Last Updated: Spring 2012
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Home Range/U.S. Introduction:
Curly pondweed, Potamogeton crispus L., is native to Eurasia and apparently was introduced into the United States in the mid 1800’s (Stuckey 1979). Prior to 1900, the distribution of P. crispus was the northeastern United States. By 1930 curly pondweed had spread westward to several states of the Great Lakes region. The species has since spread across much of the United States (see distribution map), presumably by migrating waterfowl, intentional planting for waterfowl and wildlife habitat, and possibly even as a contaminant in water used to transport fishes and fish eggs to hatcheries (Stuckey 1979).
U.S. Range Map:
Distribution was determined by a combining of the distribution information obtained from the following websites:
USDA, NRCS. 2012. The PLANTS Database (http://plants.usda.gov, 18 June 2012). National Plant Data Team, Greensboro, NC 27401-4901 USA.
U.S. Geological Survey. . Nonindigenous Aquatic Species Database. Gainesville, Florida. Accessed [6/18/2012].
Curly pondweed is a perennial and has elongate, slender rhizomes that are buff or reddish. The stems of curly pondweed are flattened. Leaves are entirely submersed, sessile, oblong to broadly linear, 3 to 8 cm long and 5 to 12 mm wide. The leaf tip is usually rounded and sometimes minutely cuspidate. The leaf margins are finely toothed, undulate and crisped. Stipules are translucent and soon disintegrating. Bur-like turions that are up to about 5 cm long often form during the spring and late summer months and consist of three to seven small, thickened leaves that project from the stem at a slight upward angle. Flowers are borne on a short spike that extends above the surface of the water. The fruits are flat, 4 to 6 mm long (including the beak) and have a distinct, pointed beak that is erect or somewhat curved and about 2 to 3 mm long.
Potamogeton crispus grows in lakes, reservoirs, ponds, rivers, streams, and springs. It can grow in clear to turbid and polluted waters and in alkaline or brackish waters (Stuckey 1979). Curly pondweed produces seed, but the importance of seed in the spread and maintenance of populations is unknown (Stuckey 1979) and is assumed to be less important than turions (Sastroutomo 1981). In most portions of its range, Potamogeton crispus typically reaches peak biomass in the late spring or early summer months, forms turions, then declines and "survives" the warmer months in a dormant state (i.e., as a turion) (Cypert 1967, Stuckey 1979, Sastroutomo 1981, Tobiessen and Snow 1984, Nichols and Shaw 1986). As water temperatures cool during the late summer or fall months, the turions germinate, grow through the winter months with the plants reaching peak biomass in the spring before most other submersed macrophytes begin their growth cycle. Once established, the plants regrow and form colonies from rhizomes.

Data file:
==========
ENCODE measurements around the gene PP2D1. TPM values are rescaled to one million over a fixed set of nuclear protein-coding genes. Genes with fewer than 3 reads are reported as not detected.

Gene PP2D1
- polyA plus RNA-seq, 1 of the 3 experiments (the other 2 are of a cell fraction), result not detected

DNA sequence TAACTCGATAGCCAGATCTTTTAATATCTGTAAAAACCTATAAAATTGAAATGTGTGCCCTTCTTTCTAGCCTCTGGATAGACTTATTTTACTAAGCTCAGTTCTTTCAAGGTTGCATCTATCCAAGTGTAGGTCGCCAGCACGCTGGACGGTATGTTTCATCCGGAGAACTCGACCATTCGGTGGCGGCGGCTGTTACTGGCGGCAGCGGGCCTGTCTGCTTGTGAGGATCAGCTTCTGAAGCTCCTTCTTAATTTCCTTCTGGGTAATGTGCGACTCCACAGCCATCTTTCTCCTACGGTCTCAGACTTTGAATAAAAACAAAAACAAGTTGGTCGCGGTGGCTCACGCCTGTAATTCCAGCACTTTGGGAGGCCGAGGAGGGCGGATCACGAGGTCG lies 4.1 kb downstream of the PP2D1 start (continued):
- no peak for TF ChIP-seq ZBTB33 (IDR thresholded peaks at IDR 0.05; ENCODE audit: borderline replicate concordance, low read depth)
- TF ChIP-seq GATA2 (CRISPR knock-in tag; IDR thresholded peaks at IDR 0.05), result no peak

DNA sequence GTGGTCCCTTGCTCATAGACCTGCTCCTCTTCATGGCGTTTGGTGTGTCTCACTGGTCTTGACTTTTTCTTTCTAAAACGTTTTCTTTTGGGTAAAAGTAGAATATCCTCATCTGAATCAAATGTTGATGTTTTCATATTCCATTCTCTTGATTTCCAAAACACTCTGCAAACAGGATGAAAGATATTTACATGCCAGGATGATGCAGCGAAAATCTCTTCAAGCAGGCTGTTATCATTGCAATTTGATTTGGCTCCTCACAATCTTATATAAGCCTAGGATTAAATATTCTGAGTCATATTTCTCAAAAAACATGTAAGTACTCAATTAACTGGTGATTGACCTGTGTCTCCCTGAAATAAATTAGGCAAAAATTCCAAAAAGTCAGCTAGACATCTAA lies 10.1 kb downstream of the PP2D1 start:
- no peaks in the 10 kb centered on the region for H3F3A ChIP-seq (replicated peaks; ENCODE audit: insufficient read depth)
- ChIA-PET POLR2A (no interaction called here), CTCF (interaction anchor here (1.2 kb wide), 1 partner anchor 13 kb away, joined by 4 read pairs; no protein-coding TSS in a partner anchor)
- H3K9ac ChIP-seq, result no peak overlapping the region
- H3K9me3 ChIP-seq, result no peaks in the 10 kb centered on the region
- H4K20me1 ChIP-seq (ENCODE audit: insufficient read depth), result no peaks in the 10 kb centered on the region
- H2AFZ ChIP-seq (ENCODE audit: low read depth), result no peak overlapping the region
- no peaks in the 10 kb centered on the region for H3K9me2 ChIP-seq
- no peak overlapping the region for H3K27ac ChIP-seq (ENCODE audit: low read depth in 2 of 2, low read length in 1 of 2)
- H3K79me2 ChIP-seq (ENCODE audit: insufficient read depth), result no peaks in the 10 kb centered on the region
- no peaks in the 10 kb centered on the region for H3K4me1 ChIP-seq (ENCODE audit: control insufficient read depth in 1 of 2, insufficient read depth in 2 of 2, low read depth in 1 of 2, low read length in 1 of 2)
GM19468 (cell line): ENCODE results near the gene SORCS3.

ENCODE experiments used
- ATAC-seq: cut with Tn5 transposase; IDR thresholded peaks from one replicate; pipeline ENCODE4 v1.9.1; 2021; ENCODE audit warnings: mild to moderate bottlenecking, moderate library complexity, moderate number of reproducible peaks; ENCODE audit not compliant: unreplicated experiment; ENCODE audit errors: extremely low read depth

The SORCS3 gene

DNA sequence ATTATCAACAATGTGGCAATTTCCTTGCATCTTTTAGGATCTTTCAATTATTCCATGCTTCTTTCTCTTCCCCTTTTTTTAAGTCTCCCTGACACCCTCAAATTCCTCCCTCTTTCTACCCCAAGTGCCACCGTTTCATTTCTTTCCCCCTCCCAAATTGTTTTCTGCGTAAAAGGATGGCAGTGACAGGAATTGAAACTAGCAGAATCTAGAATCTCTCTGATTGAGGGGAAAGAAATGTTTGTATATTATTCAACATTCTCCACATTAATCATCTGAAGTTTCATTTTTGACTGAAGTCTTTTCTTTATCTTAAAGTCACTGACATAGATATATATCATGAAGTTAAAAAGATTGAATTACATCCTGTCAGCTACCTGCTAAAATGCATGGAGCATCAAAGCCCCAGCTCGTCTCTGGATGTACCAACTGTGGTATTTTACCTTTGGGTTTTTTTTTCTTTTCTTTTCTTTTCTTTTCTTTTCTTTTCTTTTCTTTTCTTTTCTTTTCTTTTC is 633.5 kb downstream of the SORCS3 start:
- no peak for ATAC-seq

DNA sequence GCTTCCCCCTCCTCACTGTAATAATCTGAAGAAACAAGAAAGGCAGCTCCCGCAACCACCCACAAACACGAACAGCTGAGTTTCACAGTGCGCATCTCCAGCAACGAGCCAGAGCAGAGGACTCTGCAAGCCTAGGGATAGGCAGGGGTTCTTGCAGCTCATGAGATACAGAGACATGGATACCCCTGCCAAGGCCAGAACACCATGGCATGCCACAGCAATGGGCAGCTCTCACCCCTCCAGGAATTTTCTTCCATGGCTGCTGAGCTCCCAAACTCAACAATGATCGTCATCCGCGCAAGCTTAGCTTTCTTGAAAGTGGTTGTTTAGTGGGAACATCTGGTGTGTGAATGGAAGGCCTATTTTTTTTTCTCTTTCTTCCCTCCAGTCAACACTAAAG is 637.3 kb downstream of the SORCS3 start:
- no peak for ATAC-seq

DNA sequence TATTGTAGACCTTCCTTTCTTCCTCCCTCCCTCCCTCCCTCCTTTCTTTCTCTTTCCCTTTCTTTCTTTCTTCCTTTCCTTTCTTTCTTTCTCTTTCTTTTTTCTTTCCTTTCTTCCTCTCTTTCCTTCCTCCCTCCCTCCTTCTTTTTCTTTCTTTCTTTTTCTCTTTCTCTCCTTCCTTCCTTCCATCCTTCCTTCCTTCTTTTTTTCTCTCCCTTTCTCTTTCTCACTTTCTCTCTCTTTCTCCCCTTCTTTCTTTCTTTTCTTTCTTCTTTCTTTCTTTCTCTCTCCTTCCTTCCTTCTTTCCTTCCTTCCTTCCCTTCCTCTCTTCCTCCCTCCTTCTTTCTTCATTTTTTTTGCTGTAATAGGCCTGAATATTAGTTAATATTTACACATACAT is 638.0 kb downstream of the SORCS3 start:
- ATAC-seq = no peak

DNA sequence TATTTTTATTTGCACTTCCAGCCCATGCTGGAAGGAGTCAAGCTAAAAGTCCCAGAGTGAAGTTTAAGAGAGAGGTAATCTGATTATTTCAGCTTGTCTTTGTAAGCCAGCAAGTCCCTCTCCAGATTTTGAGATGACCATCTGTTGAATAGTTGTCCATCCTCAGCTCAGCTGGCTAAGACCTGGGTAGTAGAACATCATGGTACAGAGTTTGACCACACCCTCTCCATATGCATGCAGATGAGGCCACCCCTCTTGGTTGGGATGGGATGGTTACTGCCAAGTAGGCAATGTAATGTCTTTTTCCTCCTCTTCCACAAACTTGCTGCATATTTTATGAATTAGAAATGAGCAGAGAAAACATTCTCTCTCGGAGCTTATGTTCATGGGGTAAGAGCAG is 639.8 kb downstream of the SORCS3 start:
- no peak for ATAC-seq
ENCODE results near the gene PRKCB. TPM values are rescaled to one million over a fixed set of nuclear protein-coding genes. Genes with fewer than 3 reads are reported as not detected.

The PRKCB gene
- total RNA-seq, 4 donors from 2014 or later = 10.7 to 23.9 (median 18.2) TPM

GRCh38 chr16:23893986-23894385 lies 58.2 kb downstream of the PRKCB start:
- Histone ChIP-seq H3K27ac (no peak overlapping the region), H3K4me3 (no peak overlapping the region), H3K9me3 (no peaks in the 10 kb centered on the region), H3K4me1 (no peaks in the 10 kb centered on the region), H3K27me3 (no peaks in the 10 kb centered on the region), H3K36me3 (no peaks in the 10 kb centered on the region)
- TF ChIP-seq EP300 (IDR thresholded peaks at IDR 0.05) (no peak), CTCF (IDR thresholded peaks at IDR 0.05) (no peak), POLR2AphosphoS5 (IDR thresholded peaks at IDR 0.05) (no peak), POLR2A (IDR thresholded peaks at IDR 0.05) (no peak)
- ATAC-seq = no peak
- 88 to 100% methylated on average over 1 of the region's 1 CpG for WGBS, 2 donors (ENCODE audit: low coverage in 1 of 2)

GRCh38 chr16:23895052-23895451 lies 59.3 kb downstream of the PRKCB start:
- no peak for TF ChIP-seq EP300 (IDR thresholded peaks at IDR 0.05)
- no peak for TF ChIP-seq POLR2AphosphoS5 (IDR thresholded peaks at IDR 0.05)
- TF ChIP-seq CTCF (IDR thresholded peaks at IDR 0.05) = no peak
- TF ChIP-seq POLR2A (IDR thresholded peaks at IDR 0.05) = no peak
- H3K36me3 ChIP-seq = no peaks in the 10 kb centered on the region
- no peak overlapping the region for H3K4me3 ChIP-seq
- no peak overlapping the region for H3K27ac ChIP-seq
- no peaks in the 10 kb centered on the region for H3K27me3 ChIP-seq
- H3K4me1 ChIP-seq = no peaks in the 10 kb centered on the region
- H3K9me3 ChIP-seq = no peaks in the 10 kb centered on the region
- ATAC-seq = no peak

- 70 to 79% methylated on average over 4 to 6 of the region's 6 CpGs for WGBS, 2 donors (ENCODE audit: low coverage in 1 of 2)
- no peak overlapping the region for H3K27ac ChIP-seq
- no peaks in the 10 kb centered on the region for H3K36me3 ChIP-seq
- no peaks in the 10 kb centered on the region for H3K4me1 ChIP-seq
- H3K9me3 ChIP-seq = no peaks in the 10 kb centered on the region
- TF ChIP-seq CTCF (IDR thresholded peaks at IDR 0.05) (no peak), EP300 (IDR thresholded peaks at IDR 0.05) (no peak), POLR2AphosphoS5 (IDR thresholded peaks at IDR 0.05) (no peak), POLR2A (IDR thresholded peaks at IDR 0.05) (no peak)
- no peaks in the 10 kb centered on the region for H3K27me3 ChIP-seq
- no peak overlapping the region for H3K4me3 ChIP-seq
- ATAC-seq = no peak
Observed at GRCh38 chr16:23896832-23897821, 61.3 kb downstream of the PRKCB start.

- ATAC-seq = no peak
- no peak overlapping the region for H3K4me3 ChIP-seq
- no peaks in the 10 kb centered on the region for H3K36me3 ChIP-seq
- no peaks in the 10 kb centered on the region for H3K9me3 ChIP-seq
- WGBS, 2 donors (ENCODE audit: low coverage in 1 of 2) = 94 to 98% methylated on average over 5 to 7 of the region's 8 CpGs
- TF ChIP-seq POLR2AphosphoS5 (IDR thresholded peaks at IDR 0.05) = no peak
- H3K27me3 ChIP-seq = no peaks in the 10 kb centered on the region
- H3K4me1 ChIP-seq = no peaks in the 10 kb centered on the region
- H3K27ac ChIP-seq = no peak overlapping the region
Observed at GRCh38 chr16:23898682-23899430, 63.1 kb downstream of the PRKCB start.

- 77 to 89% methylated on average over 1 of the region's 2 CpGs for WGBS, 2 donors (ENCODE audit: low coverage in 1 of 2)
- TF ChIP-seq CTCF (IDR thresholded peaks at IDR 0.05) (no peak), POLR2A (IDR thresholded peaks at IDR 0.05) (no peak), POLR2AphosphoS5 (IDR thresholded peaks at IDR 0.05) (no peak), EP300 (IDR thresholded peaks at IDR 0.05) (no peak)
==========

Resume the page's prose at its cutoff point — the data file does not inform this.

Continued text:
Dense colonies of curly pondweed can restrict access to docks and sport fishing areas during spring and early summer months. Because populations of curly pondweed usually decline during the summer months, it does not directly compete with many of the native submersed species.
Cypert, E. 1967. The curly-leaved pondweed problem at Reelfoot Lake. Journal of the Tennessee Academy of Science 42:10-11.Nichols, S. A. and B. H. Shaw. 1986. Ecological life histories of the three aquatic nuisance plants, Myriophyllum spicatum, Potamogeton crispus, and Elodea canadensis. Hydrobiologia 131: 3-21.
Sastroutomo, S. S. 1981. Turion formation, dormancy and germination of curly pondweed, Potamogeton crispus L. Aquatic Botany 10: 161-173.
Stuckey, R. L. 1979. Distributional history of Potamogeton crispus (curly pondweed) in North America. Bartonia 46: 22-42.
Tobiessen, P. and P. D. Snow. 1984. Temperature and light effects on the growth of Potamogeton crispus in Collins Lake, New York State. Canadian Journal of Botany 62: 2822-2826.